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Edward has been editor for a series of sci-fi novels that include short stories from popular authors. He decided it made sense to do a podcast to talk with these authors.
[00:00:50] Stephen: Let’s move on to some authors. And we’re going to talk about podcasting, which I think is great because obviously we both do it. But before we do that, you’ve been [00:01:00] writing for quite a while. What can you think of that you did at one time when you started that you’re doing different now that you’ve changed or learned from
[00:01:09] Edward: not that much has changed from very beginning of the way I wrote, I’ve always done a full first.
And then gone back and revised, I guess what’s changed. The most of course is the use of computers. When I started, I was composing my first one, because it was done as a school thing is, is handwritten. But I quickly stopped doing that cause I had terrible handwriting. Uh, as soon as I started typing everything and I’ve always done a full first draft, I go back to the beginning.
I revise it once, twice. And then I send it off and I, that has not changed in all these years. The only difference now is that I write it on the computer, go back and revise it on the computer two or three times. And then I send it off. I don’t use beta readers. I’ve never had anybody. I show it to the first person who sees it after me as an editor.
And yeah, that’s nothing has changed [00:02:00] really.
[00:02:02] Stephen: You don’t, if you have a good process, it doesn’t mean you have to do the newest, greatest thing that’s going on or change what you’re doing. If
[00:02:11] Edward: one of the great things about my podcast is asking basically that same question to all these other authors and you find out that everybody does it differently and there is no one way to write.
[00:02:21] Stephen: Yeah, I’ve heard that a lot. Also the most people use word, what do you use? What do you use the right with software services?
[00:02:30] Edward: I downloaded Scrivener cause I’d heard good things about it. And I have yet to use it. I don’t want to learn how to do all that stuff. I just want to type, and of course, word itself has its own foibles and things, but that’s what I use.
And it mainly because it’s a standard for submitting manuscripts and stuff is word. So when I first started on computers, it was Commodore 60 fours. There was a word processor called paperclip. And it was very good, except it just wrapped. It [00:03:00] didn’t have, it was just, it just kept typing it. We get to the end and then you’d get returned to make a new paragraph.
And it was limited to 499 lines of text per file. And as a result that turned out to be about nine to 10 pages in actual manuscript format and all the books I wrote on paperclip have chapter. How about nine or 10 pages? I started trading myself to write chapters that were the same length as the files I could fit onto a paperclip.
And that may have carried over. That still seems to be, oh, I feel like I’m about at the end of a chapter. If I look it’s typically, oh, that’s about 10 pages. So I think I’ve got it in my head back in counter 64 days, I
[00:03:37] Stephen: used a speed script, which was a type in from compute. But you actually had that, enter it by hand.
That’s totally foreign to the kids nowadays. Let me
[00:03:47] Edward: tell you that. I do quite a bit of that actually with the same magazine, with my Commodore 64 typing in programs, and you make a typo and you had to go back and find out what it was. Yeah.
[00:03:57] Stephen: That was good training as a programmer. [00:04:00] You had to. That was really rough.
[00:04:03] Edward: I, I also, I learned basic back in those days and I, with the Commodore 64, it had that music. I wrote a complete music entry program in basic of where you could, I think it was like a four, four digit code, which told you the pitch and the duration, and however it worked and you could do it by reading the music and then putting in this code for each note, just a melody line.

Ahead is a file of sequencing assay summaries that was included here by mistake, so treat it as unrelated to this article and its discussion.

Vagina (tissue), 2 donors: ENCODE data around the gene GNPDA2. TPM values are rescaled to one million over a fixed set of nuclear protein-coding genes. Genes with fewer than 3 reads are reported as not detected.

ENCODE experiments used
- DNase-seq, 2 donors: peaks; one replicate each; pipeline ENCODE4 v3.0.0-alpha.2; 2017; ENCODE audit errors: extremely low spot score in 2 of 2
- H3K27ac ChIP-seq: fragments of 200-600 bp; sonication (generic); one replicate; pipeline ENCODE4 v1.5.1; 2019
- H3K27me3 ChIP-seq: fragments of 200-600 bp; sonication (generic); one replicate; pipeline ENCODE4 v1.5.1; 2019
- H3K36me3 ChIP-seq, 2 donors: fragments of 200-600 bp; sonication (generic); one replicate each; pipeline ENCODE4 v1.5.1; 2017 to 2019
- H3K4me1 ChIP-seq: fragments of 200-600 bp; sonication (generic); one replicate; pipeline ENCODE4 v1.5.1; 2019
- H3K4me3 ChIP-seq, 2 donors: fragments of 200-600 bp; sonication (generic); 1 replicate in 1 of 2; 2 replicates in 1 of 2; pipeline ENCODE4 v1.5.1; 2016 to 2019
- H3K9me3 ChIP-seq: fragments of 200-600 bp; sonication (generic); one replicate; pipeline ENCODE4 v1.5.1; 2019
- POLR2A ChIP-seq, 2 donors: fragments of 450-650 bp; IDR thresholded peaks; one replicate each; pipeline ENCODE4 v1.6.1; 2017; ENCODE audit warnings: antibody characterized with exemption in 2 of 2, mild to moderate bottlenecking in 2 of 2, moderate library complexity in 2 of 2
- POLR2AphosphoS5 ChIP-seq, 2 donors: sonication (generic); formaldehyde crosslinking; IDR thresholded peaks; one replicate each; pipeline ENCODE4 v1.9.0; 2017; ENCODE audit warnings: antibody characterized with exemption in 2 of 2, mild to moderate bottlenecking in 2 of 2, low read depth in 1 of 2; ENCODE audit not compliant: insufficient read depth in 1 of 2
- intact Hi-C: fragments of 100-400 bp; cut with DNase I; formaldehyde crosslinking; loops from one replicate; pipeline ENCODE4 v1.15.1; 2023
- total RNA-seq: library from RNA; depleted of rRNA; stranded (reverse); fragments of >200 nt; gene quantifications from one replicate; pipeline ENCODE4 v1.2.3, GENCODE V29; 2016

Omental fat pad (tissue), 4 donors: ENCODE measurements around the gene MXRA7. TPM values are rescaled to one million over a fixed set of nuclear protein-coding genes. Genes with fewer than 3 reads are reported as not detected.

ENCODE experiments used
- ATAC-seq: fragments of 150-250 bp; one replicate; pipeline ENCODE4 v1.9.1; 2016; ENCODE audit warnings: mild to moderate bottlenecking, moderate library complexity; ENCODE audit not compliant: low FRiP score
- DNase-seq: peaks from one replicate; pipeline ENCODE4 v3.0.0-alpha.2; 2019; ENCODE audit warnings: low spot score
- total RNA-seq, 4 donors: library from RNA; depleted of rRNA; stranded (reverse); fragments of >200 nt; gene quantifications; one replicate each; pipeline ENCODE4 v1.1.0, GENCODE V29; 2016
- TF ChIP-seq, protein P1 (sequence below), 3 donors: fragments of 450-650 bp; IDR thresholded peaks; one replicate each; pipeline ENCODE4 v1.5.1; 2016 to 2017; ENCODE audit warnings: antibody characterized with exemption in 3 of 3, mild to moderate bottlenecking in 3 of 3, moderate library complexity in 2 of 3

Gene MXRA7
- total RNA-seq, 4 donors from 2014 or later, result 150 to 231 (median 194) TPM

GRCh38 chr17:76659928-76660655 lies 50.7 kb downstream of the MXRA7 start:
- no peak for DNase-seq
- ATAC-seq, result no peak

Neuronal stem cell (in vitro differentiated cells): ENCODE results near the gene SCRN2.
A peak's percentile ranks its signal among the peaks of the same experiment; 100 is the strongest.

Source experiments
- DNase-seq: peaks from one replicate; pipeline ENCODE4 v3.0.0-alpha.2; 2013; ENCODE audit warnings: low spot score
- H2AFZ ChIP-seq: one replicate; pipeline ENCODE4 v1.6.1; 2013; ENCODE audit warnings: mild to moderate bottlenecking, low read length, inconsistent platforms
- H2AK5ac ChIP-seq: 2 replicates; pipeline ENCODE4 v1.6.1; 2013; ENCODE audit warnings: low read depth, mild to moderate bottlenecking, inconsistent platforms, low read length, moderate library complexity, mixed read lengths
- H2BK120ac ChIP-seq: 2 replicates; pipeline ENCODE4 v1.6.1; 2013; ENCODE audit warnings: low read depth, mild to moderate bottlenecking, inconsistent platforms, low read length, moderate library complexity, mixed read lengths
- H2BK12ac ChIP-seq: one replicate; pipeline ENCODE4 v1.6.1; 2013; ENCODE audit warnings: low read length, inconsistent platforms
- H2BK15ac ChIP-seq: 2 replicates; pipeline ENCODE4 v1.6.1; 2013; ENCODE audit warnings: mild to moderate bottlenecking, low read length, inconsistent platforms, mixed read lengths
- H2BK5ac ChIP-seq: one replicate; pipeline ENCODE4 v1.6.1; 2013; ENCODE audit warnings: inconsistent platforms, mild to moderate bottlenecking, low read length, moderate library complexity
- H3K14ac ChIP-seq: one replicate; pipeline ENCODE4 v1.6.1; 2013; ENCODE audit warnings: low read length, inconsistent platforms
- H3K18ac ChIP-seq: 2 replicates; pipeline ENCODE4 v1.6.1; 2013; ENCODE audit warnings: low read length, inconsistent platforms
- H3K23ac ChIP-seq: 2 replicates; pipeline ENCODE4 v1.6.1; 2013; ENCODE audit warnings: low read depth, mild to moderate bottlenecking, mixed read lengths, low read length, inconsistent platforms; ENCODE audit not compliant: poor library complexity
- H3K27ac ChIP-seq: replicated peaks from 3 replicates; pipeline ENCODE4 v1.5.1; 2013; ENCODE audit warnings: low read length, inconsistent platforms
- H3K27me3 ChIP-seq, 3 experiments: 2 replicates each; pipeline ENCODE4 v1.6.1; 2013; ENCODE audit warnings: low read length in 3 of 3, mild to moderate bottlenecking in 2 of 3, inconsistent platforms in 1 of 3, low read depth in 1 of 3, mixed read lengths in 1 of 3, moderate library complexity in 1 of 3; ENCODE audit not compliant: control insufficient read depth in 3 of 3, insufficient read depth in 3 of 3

There was no harmony going on and it worked and it took a long time. And when I finished, I looked at it thought, okay, that was. But I could have bought one for 20 bucks that did it way better. And that’s what I said, you know what? I’m going to leave it to the programmers. And I don’t think that’s the direction I’m going to go, but I really enjoy playing.
At that time.
[00:04:47] Stephen: That’s interesting. Cause I did similar things, little programming. I program a game from the common are called cosmic arch. I re recreated it on the Commodore and I went the opposite direction. I went, that was a lot of fun. Let me do it [00:05:00] again. So
[00:05:01] Edward: it was fun. I just wasn’t satisfied with results.
And rather than in writing, I decided, well, I’ll just write something better. And programming, I just said. I’m going to leave it to other people who could do it better. So I’ve made a different choice there. My, my roommate in college was a theater program for two. So I was very familiar with people who were going into that.
He was all cobalt, COBOL and all that stuff at the time portrait. Oh
[00:05:22] Stephen: gosh. Yeah. And I’ll say you like word, I like Scribner and Scrivener just clicked with me and made sense. And I think it is the same type of. People who would enjoy programming, seem to enjoy that type of thinking, enjoy Scrivener and the people that would not enjoy being a programmer, uh, seem to like word a lot more, which is a lot of creative writing types.
And it just seems like the more analytical and logical your brain that straightforward black and white type thinking, the more Scribner makes sense to you. But that’s just my
[00:05:57] Edward: observation. I think it has to do with the writing process as [00:06:00] well. There are people who do like. Post-it notes and they track scenes and beats and all that stuff.
And they’ll have flow charts and things, their novels. And I just write out some ideas and start typing. So again, it’s a different process and Scribner was really useful for keeping all these side notes and things, and I just don’t work. And I don’t think at this point in my life, I’m likely to change.